12 Type B lactic acidosis Mechanism – not due to overproduction of lactic acid but usually due to decreased liver utilization from genetic defects, drugs, vitamin deficiencies, toxins In comparison to type A - much less common, in some cases due to a genetic defect only manifested by a drug or toxin, the acidosis not as severe, since acidosis not as severe may be easier to treat with HCO3 Causes - congenital defects in glucose and lactate metabolism especially in genetic mitochondrial diseases, liver disease, diabetes, neoplasms, vitamin deficiencies, toxins, drugs

13 Drugs associated with lactic acidosis highly active retroviral agents ethylene glycol, methanol, propylene glycol salicylate metformin, phenformin clenbuterol - beta-blocker contaminant in heroin linezolid propofol – propofol infusion syndrome propylene glycol solvent - lorazepam nitroprusside – cyanide formation

14 Metformin and lactic acidosis Package insert – do not give if creatinine >1.4 in female or >1.5 in male Precipitated by worsening of CKD via NSAIDs, ACE inhibitors, or contrast OD or therapeutic dosage Reports of 30-50% mortality CRRT can remove the metformin and also help correct the lactic acidosis

15 Metformin-induced lactic acidosis (MALA) recent article titles Does metformin increase risk of fatal or nonfatal lactic acidosis? Metformin associated lactic acidosis - is it really just an association? Metformin - potential benefits and use in chronic kidney disease Metformin does not increase risk for lactic acidosis in type 2 diabetes mellitus

16 D-Lactic acidosis Certain bacteria in the GI tract may convert carbohydrate (cellulose) into organic acids – primarily D-lactic acid which when absorbed is very slowly metabolized Most patients who develop D-lactic acidosis have slow GI transit as with blind loops, obstruction, drugs decreasing GI motility Often exacerbated by increased carbohydrate intake or antibiotics allowing for overgrowth of lactobacilli CNS findings – usually is associated with confusion, dysarthria, ataxia (due to other toxins made by the bacteria) D-lactate is not measured when order lactic acid level Treatment - restrict carbohydrates, hydrate, give bicarbonate

17 MELAS Mitochondrial encephalopathy, lactic acidosis, stroke-like episodes Usually presents with seizures Almost always diagnosed in childhood Diagnosis usually made by molecular genetic testing of mitochondrial DNA Adults – case reports, suspect if seizures worsened by valproic acid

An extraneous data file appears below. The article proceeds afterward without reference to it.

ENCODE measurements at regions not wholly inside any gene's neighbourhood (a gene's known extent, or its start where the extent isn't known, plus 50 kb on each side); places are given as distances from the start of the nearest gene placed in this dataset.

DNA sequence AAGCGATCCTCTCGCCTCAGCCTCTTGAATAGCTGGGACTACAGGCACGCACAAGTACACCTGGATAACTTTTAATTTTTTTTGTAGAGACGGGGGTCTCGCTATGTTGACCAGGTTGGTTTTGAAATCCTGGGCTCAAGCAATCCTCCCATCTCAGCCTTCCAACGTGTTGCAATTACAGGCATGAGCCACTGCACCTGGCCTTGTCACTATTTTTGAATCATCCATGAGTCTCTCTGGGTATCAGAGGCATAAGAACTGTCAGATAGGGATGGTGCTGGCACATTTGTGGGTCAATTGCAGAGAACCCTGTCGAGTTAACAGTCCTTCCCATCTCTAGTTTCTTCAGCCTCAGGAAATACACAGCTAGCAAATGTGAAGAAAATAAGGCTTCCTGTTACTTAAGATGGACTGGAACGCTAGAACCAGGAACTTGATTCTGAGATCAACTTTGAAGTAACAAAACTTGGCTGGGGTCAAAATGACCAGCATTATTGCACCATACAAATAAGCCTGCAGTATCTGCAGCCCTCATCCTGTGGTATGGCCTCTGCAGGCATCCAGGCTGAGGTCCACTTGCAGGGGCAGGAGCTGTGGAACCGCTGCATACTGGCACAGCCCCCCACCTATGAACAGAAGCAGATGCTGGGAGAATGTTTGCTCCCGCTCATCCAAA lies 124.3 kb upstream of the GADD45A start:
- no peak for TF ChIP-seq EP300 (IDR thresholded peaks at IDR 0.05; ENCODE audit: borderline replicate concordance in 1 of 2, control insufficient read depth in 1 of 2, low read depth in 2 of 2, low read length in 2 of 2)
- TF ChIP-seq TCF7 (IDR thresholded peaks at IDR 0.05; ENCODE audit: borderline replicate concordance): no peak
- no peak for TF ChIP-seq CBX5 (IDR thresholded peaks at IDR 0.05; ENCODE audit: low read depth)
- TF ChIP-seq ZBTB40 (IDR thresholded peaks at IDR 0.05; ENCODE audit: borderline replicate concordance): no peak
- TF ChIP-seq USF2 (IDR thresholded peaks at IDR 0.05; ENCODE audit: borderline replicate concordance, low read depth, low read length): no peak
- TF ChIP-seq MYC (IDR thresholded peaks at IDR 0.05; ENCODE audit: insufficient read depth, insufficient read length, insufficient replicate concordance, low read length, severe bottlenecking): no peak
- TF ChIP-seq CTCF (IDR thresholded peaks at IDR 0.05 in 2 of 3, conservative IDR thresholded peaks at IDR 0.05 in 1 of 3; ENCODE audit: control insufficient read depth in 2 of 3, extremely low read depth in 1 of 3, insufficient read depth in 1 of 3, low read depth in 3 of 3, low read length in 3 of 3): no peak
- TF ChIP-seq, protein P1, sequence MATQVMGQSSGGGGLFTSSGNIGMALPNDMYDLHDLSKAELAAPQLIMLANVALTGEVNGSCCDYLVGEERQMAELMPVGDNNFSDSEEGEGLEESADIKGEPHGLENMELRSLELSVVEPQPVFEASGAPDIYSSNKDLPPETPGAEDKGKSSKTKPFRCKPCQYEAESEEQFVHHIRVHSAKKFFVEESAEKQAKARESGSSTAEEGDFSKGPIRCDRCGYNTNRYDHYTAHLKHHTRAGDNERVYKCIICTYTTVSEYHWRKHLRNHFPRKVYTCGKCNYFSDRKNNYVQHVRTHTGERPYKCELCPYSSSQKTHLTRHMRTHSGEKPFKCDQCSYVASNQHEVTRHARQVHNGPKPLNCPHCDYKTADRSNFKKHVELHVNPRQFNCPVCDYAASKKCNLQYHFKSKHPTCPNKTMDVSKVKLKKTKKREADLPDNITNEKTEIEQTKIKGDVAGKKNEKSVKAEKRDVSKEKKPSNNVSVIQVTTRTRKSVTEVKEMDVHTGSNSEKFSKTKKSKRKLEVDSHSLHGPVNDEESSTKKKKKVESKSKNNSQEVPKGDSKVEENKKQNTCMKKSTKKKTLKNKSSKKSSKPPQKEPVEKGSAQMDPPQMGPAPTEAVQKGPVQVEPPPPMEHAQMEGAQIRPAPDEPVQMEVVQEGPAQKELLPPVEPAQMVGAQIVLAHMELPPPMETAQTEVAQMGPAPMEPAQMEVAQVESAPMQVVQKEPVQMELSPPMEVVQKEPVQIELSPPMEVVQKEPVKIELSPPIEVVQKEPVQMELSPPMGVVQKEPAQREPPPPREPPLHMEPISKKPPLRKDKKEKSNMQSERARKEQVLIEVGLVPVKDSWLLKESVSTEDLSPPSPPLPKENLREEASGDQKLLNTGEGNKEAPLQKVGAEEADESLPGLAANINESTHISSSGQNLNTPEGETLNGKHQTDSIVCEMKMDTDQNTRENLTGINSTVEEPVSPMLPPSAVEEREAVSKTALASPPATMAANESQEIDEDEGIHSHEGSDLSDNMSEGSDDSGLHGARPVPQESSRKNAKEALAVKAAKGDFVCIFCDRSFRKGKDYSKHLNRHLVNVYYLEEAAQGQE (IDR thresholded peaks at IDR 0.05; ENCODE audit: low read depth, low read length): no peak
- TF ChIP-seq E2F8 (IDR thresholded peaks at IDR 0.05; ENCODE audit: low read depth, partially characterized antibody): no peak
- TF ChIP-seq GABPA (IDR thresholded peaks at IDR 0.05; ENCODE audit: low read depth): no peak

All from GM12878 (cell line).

18 Alcoholic ketosis Usually a history of long-term alcohol use, reduced food intake, nausea and vomiting Starvation ketosis – similar but less severe Ketone measurement may be normal since beta hydroxybutyric acid may be 90% of acid present Increased incidence of sudden death Treatment – glucose (increases insulin), normal saline to correct volume loss, thiamine to prevent Wernicke’s encephalopathy, do not need to give HCO3 since as the abnormality corrects the ketoacids are converted to HCO3

19 Pyroglutamic acidosis Consider if unexplained AG acidosis and acetaminophen ingestion - either OD or therapeutic dose Some studies have found a high incidence of this if unexplained AG acidosis and CNS changes Glutathione levels reduced due to the oxidative stress of an acute illness and suppression from acetaminophen Reduced glutathione levels lead to increased pyroglutamic acid levels (oxoproline)

20 Osmolar Gap Serum Osm = 2 (Na) + BUN/2.8 + glc/18 Calculated and determined Osm should agree within 10 to 15 mOsm/kg. If not, then serum Na may be spuriously low OR osmolytes other then Na, glc or urea have accumulated. The osmolar gap is a reliable and helpful tool when screening for toxin-associated high AG acidosis Must correct for ETOH if present.

21 Etylene glycol and methanol metabolism The major toxicities of these agents are not from the agents themselves but from metabolites Methanol produces formic acid & formaldehyde and ethylene glycol produces glycolic acid Both are metabolized by alcohol dehydrogenase so if the patient has consumed ETOH this would slow formation of the lethal metabolites Alcohol dehydrogenase much more avidly binds to ETOH than to methanol or ethylene glycol Fomepizole – alcohol dehydrogenase specific inhibitor, much more effective than ETOH